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Play dynamic, no fear cricket - or go home, says Nass
England can't afford to ease into this World Twenty20 tournament.
In this format it's possible for any team to beat any other on their day so you have to turn up with the right mind-set and get the most out of your gun players. T20 is about your stars performing.
England won in 2010 because they played no fear cricket. They focused on what they were doing rather than worrying about the opposition.
Kevin Pietersen played dynamic cricket and was Player of the Tournament. This time that responsibility falls on the likes of Craig Kieswetter, Michael Lumb and Eoin Morgan.
Here's what Ath and I think of the groups... plus who we think will progress from the Super Eights...
Group A - England, India, Afghanistan
ATHERS: First of all you have to say that this is a fantastic story for Afghanistan. I don't think they've got a hope in hell of beating England or India but given what that country has gone through it's an absolute triumph for them just to be there.
NASS: Agreed - but Afghanistan will see this as a great opportunity to make a statement, just as the Netherlands did in 2009 when they beat England at Lord's. That just shows that you have to treat everyone with the respect they deserve. England must hit the ground running and say 'we're here' and 'we're champs'. We did an interview with Jade Dernbach this week and he said 'it's our trophy, it's our tournament and we've got to play like holders of the tournament'. I like that attitude.
NASS: India showed in losing to New Zealand the other day that they are fallible - even if it was only be one run! Their batting - with guys like Mahendra Singh Dhoni, Virender Sehwag, Yuvraj Singh and Virat Kohli - looks very strong but their bowling still worries me a little bit. However they went to Sri Lanka in July/August and won the one-day series and the one T20 between the sides, so for me they start as favourites for the tournament.
Group B - Australia, West Indies, Ireland
ATHERS: You look at the West Indies' line-up and the great strikers of the ball that they've got and you think they should be one of the favourites. Any side with Chris Gayle and Kieron Pollard - not to mention Sunil Narine, who will be important - must be dangerous. The only concern with the West Indies is that they've got a history of not living up to expectations. I thought they would do quite well in the World Cup on the subcontinent but they didn't; they often let themselves down with the standard of performance.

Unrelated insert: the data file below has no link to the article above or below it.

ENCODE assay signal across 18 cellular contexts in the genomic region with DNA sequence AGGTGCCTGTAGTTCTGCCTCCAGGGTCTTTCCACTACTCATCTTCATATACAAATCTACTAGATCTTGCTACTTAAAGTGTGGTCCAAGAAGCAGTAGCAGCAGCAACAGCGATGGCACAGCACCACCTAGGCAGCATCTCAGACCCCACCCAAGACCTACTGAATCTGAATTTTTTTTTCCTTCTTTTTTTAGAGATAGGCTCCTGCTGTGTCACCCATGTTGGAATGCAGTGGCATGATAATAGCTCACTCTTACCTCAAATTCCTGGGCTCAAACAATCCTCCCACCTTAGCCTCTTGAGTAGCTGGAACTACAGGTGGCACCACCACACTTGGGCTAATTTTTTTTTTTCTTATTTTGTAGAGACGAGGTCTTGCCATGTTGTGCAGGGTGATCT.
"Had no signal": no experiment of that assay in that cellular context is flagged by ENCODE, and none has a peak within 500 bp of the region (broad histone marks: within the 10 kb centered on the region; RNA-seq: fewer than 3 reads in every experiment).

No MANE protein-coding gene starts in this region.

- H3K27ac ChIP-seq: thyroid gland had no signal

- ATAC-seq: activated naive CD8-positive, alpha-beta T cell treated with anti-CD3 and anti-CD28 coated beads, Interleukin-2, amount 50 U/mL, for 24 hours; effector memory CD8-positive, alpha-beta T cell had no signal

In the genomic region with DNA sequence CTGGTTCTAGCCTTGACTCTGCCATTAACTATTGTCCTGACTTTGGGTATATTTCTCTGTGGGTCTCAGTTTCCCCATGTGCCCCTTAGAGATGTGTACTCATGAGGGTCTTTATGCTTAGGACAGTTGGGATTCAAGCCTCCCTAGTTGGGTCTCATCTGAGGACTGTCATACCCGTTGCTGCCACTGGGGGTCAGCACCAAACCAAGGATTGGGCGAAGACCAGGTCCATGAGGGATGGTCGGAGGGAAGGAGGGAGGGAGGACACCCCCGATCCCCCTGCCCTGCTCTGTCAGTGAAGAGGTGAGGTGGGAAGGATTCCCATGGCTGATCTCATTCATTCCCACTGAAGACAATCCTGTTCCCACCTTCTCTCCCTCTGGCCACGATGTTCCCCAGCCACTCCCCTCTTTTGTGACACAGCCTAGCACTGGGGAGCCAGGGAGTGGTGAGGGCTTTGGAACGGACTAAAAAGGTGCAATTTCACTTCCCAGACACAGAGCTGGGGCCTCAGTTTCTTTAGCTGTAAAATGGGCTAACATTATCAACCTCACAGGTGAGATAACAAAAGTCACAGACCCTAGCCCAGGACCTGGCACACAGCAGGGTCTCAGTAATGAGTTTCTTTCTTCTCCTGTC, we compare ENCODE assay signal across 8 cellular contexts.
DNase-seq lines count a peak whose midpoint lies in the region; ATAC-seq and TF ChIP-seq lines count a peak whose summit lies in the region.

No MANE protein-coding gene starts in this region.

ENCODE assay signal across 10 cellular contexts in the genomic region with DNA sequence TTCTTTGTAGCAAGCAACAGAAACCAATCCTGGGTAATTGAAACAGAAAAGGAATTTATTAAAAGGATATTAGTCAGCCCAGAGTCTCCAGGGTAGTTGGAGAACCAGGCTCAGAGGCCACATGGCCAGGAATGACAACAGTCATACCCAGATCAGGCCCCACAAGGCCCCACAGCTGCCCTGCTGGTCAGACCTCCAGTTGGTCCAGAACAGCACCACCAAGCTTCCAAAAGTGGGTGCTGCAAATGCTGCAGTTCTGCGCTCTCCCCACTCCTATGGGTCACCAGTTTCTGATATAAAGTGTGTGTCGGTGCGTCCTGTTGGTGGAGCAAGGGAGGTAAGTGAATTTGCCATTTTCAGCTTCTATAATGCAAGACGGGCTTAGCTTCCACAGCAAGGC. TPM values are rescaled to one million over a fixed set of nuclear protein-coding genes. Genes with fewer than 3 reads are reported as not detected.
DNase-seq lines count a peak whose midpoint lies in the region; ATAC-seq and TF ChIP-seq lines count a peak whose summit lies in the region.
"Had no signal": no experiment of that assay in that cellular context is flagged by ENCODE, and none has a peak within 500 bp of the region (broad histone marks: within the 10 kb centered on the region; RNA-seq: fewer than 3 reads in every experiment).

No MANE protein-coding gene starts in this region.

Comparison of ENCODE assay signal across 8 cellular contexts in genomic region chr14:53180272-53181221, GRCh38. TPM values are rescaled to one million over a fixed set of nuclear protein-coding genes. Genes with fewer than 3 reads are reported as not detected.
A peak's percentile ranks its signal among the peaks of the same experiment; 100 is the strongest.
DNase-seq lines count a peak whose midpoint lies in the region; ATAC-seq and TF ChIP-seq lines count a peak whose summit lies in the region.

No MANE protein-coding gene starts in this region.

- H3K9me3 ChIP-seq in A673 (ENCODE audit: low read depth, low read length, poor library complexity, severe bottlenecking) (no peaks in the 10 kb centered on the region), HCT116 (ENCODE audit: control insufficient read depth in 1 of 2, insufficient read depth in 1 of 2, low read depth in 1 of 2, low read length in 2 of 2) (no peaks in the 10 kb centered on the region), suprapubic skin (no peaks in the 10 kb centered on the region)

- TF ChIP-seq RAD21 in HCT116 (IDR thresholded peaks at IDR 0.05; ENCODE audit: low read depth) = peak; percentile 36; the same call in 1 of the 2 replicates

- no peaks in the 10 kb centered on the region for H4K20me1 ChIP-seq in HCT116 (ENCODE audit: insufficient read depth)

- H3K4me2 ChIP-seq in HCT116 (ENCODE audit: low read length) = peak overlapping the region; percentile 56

NASS: There's a lot of IPL experience in that squad and that could be crucial. Narine didn't perform in English conditions earlier this summer. We built him up as a mystery spinner but the mystery was whether he was spinning it at all! But virtually all of their first-choice side have had some kind of IPL experience. Twenty20 cricket is about raw talent. Gayle can change a game off his own bat just like that. You need good plans for guys like these - and excellent planning has been part of England's armoury in recent years.
ATHERS: Australia have got no chance of winning this. They're very reliant on David Warner and Shane Watson at the top of the order. They are two mighty good Twent20 players with excellent strike-rates and if they come off they're very dangerous but if they don't, I think they lack a bit of firepower.
NASS: I sort of agree with Ath; you look at this present Australia side but they didn't look the side we all hoped that they would be this summer. I wouldn't look much outside of the sub-continent sides because you can never over-estimate conditions in Sri Lanka. It is the hardest place to play cricket. Fitness is key - which may rule out India, although you don't need to be too fit if you're just whacking it for six! India, Pakistan and Sri Lanka in those conditions are going to be difficult to beat.
ATHERS: Time and time again Ireland surprise people - and we see them enough now not to be surprised because we know that they're pretty well drilled, they've got an excellent coach and some good cricketers so they will present a challenge.